Russia has blacklisted NGOs at a progressively slower rate since an infamous foreign agent law was signed in 2012, the Justice Ministry has said in an annual report.
President Vladimir Putin observed last year that the sharp decline in “foreign agents” resulted from organizations turning down foreign funding. The law has been denounced by activists who claim it seeks to silence groups critical of the Kremlin’s human rights record.
Five times fewer “foreign agent” NGOs were blacklisted between 2015 and 2017, the Vedomosti business daily cited the Justice Ministry’s annual report as saying on Thursday. The 2016-2017 period saw a threefold decrease in new “foreign agent” additions.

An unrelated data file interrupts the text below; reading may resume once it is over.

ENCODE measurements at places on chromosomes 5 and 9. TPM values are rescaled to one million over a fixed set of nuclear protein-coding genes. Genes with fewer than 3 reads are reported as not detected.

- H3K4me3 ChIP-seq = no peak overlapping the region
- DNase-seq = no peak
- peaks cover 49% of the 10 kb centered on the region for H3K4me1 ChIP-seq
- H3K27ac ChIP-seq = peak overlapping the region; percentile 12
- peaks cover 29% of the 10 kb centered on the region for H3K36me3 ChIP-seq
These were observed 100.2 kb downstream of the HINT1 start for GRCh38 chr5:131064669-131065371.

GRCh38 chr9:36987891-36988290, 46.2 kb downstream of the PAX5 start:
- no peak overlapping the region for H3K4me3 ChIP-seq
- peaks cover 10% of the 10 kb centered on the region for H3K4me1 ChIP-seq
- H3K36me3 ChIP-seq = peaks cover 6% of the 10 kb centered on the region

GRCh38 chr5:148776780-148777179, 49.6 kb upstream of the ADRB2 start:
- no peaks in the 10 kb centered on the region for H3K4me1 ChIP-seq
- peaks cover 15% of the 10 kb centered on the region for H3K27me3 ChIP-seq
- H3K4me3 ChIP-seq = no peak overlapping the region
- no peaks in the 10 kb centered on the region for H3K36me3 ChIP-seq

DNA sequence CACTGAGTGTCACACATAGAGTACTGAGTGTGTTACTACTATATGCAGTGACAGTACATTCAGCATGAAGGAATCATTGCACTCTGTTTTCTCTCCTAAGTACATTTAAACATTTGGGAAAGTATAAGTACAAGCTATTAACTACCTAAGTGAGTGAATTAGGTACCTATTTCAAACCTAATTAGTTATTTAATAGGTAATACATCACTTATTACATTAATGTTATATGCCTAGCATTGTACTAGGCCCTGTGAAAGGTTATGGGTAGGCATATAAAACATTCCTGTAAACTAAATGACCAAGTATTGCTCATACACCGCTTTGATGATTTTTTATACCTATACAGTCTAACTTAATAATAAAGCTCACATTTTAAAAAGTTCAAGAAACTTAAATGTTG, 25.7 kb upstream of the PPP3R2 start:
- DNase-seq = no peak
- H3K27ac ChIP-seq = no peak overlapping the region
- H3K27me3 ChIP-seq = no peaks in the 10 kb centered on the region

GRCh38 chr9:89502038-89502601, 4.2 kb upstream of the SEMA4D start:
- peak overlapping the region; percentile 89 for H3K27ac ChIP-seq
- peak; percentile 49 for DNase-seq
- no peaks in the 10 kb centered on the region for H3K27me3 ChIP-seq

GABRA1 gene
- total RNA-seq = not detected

“We must gradually come to a situation where only those who have submitted an application for inclusion remain in the registry,” Vedomosti cited the head of the Presidential Human Rights Council, Mikhail Fedotov, saying.
In 2017, 38 “foreign agent” NGOs received 603.5 million rubles ($9.7 million) in funding from abroad, mostly from the United States, Switzerland, Germany and Britain.
In the same time period, the 4,700 NGOs that are registered in Russia received a total of 69.4 billion rubles ($1.1 billion).
The foreign agent NGOs performed a range of political activities, including calling on the government’s resignation and calling for street protests against draconian anti-terrorism laws, Vedomosti cited the Justice Ministry’s report as saying.
The European Court of Human Rights is processing cases for scores of Russian NGOs that were branded as foreign agents, including the human rights group Memorial, on claims that the 2012 law violates citizens’ rights to freedom of speech and assembly.